Yep, I bought the P45's from these guys: 1704369898075.png
See how we go I guess. I mentioned earlier that I'm not very impressed with a lot of the vendors in the EV space. Even these guys sent me a PI with the wrong bank account details. It took 3 weeks to get my money back.....
 
One of the side projects for this build is the instrumentation. I'll be building a body control module to talk to the BMS, motor controller and a few other things, but the gauge will be independant and just fed a serial data stream. I've mostly got it done:
 
Gearbox case print complete and it looks reasonably good.
caseinplace.png

I've test printed just about all I can and I reckon it's within a few shims and maybe an oversize mounting hole of right.
gears.png

So it's time to finish the gearbox design and start cutting metal.
 
One of the side projects for this build is the instrumentation. I'll be building a body control module to talk to the BMS, motor controller and a few other things, but the gauge will be independant and just fed a serial data stream. I've mostly got it done:
Did you program the LCD as well? Looks very good. I converted a 1972 honda (street legal as well) and kept the speedometer but used the bms display in lieu of the tach. Have since upgraded the BMS and am printing a custom case for the new display to accommodate the form/mount of the original Honda tach. The plan is eventually to sub this out with a custom display as well using the the bms serial feed. Interested in any detail you can share on that. Cheers
 
Did you program the LCD as well? Looks very good. I converted a 1972 honda (street legal as well) and kept the speedometer but used the bms display in lieu of the tach. Have since upgraded the BMS and am printing a custom case for the new display to accommodate the form/mount of the original Honda tach. The plan is eventually to sub this out with a custom display as well using the the bms serial feed. Interested in any detail you can share on that. Cheers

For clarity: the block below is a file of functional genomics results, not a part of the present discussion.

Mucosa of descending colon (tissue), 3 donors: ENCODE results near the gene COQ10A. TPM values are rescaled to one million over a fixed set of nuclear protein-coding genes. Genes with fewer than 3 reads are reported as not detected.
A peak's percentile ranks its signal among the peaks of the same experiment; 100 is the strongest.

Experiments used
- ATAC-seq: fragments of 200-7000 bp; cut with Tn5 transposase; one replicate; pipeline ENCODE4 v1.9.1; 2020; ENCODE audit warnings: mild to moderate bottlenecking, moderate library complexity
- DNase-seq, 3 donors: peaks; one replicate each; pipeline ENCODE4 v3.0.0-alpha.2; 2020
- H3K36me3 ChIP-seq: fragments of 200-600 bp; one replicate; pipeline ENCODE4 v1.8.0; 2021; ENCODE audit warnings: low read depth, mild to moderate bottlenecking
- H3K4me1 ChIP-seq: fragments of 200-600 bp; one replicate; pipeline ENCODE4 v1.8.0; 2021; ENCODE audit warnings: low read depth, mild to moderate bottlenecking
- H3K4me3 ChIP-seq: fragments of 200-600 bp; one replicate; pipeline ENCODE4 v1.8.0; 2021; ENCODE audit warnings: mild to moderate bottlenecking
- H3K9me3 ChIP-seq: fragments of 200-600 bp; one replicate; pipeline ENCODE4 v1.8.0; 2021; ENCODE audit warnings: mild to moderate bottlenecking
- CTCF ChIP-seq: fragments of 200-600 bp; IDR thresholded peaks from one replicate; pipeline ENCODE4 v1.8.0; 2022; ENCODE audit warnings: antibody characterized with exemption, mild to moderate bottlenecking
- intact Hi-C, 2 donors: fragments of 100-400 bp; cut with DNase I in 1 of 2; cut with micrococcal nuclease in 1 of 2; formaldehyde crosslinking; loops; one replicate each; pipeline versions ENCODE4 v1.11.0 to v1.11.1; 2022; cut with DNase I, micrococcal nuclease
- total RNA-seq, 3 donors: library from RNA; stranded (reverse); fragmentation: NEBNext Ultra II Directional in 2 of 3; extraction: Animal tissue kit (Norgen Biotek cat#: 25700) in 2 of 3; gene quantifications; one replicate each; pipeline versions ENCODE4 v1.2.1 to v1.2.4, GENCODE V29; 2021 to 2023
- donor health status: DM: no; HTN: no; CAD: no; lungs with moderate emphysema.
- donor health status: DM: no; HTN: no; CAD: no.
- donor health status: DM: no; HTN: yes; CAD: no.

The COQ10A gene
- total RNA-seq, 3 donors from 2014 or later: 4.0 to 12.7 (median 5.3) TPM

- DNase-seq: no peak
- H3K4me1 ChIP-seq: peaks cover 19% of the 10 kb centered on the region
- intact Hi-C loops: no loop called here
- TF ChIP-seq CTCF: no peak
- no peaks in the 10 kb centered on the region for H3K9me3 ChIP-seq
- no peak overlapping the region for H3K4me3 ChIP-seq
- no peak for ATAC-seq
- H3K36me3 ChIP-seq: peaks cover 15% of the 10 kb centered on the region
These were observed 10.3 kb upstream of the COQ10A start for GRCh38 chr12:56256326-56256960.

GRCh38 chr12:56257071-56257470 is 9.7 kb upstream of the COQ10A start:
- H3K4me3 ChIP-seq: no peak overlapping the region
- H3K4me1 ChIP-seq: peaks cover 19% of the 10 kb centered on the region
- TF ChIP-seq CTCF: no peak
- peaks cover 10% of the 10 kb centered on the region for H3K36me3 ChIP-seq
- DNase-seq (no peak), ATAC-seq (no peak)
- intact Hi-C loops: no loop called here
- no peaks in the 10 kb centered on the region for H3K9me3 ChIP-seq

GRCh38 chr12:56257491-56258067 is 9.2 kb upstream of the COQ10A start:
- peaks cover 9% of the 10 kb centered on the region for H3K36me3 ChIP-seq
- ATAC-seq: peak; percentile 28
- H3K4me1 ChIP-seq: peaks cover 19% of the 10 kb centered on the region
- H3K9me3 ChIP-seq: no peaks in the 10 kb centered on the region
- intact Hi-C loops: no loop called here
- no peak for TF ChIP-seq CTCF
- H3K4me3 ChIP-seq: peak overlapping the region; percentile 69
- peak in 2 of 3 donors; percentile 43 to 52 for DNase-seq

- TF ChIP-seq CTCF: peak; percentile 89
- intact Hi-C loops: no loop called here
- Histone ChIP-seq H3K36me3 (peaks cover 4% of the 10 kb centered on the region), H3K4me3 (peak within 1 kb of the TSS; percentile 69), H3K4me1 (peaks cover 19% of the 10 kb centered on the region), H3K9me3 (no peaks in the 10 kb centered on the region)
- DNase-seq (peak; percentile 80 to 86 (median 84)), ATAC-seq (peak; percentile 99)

Yes, I programmed the display. It used this display Round RGB TTL TFT Display - 4" 720x720 .
Beware, the recommended driver board is VERY short on spare pins!

I had to make a separate board with an EEPROM (for storing odometer values), pulse shaping for the speedo signal, differential line receiver for the data from the body control module, and a separate micro to control the backlight intensity based on ambient light.

That enclosure is just a 3D print for test fitting. I'll machine one from metal when I have my head around how it's going to mount.
 
I saw the ”simple online form” you linked. It’s unreal. My honda was not subject to such rigorous scrutiny, as I am in the US and moreover it was processed as a historic vehicle which is more forgiving. You seem more than capable of the engineering demands but I can imagine that form alone has put more than a few hobbyists off of the idea. Great project, very rigorous.

edit: i thought you were keeping the trans but it was the replacement gearbox. more space for power
 
I will initially, simply because I can't cut helicals.

If I'm happy with everything, and it's too noisy, then I'll get some helicals made. The bearings are specced to handle the thrust from a 15 helix.
But noise is relative right? The existing gearbox is all spur gears. So we'll see, it might be simpler to implement velocity based volume on the bluetooth than pull it all apart and change the gears.
 
Have you decided on a voltage and a cell configuratio?
I've decided on what I would like. The controller will go to 128V max, so I have an aspirational goal of 27S 22P. This brings me in under my weight budget and the cells will easily fit in the nice big cradle frame. But I suspect that the reality of wiring the pack will drive the P count down.
 
Well, getting rid of the chain noice and getting spur gears instead..
It will be interesting to see how it turns out. Do you have to custom make the gears, are there no standard gears that fit?
:) I'm getting rid of engine noise!

I couldn't find any 20-25mm wide gears and, if I bought stock gears, I'd end up having to cut splines or weld them to a shaft. This way I can turn the shafts and gears as a single piece.

I've still got a female spline to cut to slip over the motor shaft, but it's only 6 tooth.
 
I saw the ”simple online form” you linked. It’s unreal. My honda was not subject to such rigorous scrutiny, as I am in the US and moreover it was processed as a historic vehicle which is more forgiving. You seem more than capable of the engineering demands but I can imagine that form alone has put more than a few hobbyists off of the idea. Great project, very rigorous.

edit: i thought you were keeping the trans but it was the replacement gearbox. more space for power
Yeah, if you live in the USA, Australia (in fact a lot of places) seem over regulated. But it's not quite that bad.